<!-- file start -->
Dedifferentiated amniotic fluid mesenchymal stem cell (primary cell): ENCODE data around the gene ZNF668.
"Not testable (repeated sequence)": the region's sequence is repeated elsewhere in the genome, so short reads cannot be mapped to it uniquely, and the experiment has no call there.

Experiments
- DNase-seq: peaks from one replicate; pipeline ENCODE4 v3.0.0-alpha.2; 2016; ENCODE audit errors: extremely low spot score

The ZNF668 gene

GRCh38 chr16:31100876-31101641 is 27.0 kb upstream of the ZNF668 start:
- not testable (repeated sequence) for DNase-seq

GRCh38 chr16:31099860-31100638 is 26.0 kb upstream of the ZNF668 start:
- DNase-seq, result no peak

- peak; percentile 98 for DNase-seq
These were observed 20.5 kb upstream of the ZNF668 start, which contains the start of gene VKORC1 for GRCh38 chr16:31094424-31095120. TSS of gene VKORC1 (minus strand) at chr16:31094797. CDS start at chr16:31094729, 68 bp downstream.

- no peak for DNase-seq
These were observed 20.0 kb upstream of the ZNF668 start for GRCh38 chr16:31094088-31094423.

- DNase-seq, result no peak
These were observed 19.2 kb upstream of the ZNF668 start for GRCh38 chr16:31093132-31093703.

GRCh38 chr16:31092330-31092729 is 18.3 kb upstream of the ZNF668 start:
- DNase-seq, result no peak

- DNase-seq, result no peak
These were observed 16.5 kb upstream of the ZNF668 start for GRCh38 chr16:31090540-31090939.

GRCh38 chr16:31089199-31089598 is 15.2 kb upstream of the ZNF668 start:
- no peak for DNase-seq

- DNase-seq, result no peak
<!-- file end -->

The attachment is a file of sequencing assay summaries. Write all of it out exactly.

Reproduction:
Dedifferentiated amniotic fluid mesenchymal stem cell (primary cell): ENCODE data around the gene ZNF668.
"Not testable (repeated sequence)": the region's sequence is repeated elsewhere in the genome, so short reads cannot be mapped to it uniquely, and the experiment has no call there.

Experiments
- DNase-seq: peaks from one replicate; pipeline ENCODE4 v3.0.0-alpha.2; 2016; ENCODE audit errors: extremely low spot score

The ZNF668 gene

GRCh38 chr16:31100876-31101641 is 27.0 kb upstream of the ZNF668 start:
- not testable (repeated sequence) for DNase-seq

GRCh38 chr16:31099860-31100638 is 26.0 kb upstream of the ZNF668 start:
- DNase-seq, result no peak

- peak; percentile 98 for DNase-seq
These were observed 20.5 kb upstream of the ZNF668 start, which contains the start of gene VKORC1 for GRCh38 chr16:31094424-31095120. TSS of gene VKORC1 (minus strand) at chr16:31094797. CDS start at chr16:31094729, 68 bp downstream.

- no peak for DNase-seq
These were observed 20.0 kb upstream of the ZNF668 start for GRCh38 chr16:31094088-31094423.

- DNase-seq, result no peak
These were observed 19.2 kb upstream of the ZNF668 start for GRCh38 chr16:31093132-31093703.

GRCh38 chr16:31092330-31092729 is 18.3 kb upstream of the ZNF668 start:
- DNase-seq, result no peak

- DNase-seq, result no peak
These were observed 16.5 kb upstream of the ZNF668 start for GRCh38 chr16:31090540-31090939.

GRCh38 chr16:31089199-31089598 is 15.2 kb upstream of the ZNF668 start:
- no peak for DNase-seq

- DNase-seq, result no peak